France, 1625: Young d'Artagnan heads to Paris to join the Musketeers but the evil cardinal has disbanded them - save 3. He meets the 3, Athos, Porthos and Aramis, and joins them on their quest to save the king and country.
Billy is a single twenty-something. His friends are concerned and are determined to help him find a partner. Handsome artist Will suggests he join him in the delights of clandestine direct ... See full summary »
Three disparate people meet in a bizarre skiing accident: a doctor who had just been left by his wife, a beautiful but direction less woman, and the bumbling Algerian man who caused the ... See full summary »
The hot-headed young D'Artagnan along with three former legendary but now down on their luck Musketeers must unite and defeat a beautiful double agent and her villainous employer from seizing the French throne and engulfing Europe in war.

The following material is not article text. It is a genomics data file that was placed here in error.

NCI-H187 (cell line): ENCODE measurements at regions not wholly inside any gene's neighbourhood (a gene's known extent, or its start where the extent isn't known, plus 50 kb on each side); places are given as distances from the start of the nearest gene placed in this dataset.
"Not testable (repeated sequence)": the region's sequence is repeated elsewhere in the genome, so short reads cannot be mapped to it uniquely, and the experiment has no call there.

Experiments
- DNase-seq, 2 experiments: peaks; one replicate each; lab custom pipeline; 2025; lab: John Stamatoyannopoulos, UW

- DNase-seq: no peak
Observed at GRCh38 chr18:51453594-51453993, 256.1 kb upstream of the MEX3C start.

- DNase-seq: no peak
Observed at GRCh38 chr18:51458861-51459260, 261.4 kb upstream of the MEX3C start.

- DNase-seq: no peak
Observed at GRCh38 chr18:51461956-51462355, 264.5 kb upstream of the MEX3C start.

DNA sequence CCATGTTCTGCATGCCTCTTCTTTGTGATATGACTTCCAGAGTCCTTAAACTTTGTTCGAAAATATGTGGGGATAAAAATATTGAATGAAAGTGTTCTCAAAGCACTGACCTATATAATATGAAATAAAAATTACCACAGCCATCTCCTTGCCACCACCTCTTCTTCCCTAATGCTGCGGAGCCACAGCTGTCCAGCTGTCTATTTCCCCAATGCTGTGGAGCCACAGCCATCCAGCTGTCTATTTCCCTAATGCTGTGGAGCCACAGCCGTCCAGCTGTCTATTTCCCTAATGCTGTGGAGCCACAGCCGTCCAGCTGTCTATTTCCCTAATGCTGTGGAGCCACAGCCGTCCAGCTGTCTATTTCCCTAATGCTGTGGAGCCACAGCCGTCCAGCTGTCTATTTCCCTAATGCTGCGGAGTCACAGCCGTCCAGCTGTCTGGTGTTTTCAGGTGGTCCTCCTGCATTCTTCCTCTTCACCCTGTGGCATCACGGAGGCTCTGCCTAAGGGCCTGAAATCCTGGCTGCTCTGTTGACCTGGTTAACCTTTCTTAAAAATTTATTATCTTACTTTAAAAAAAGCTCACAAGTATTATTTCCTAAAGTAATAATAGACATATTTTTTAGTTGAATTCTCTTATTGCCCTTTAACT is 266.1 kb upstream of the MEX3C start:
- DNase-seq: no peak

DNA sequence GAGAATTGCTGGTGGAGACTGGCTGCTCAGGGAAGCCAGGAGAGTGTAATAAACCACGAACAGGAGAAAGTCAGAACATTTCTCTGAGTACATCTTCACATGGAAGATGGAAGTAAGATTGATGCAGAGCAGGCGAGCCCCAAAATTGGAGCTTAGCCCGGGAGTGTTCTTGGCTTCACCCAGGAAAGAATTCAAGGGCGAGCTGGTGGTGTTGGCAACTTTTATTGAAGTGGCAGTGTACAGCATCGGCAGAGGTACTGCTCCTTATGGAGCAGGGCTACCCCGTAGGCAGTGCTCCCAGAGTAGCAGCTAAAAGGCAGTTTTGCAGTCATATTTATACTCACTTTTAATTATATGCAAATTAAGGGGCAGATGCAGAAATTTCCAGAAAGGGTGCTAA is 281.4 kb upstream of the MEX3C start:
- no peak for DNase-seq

Paul W.S. Anderson
When reading the novels by Alexandre Dumas as a twelve year old kid, the impression I got from The Three Musketeers was completely different from what I had seen on the movies. Where the books had been quite dark, the white screen presented comedies and "jolly old chap" sentiments, the only exception being the Richard Lester excellent versions of 1973/74 (although made with love and humor, it was not even close to being reduced to a "d'Artagnan and the Merry Olde Musketeers" level...). With this new French movies (two parts, just like Lester's) I can really recognize the Dumas spirit. I can not say that this version is superior in terms of corresponding better with the books from a word-by-word perspective, but the over all impression certainly is. Some people might disapprove with Emanuelle Béart's interpretation of Milady, but I think this is where the Dumas' feeling really shines through... Béart makes Milady not only evil, but diabolic.
18 of 31 people found this review helpful.
Was this review helpful to you?
| Report this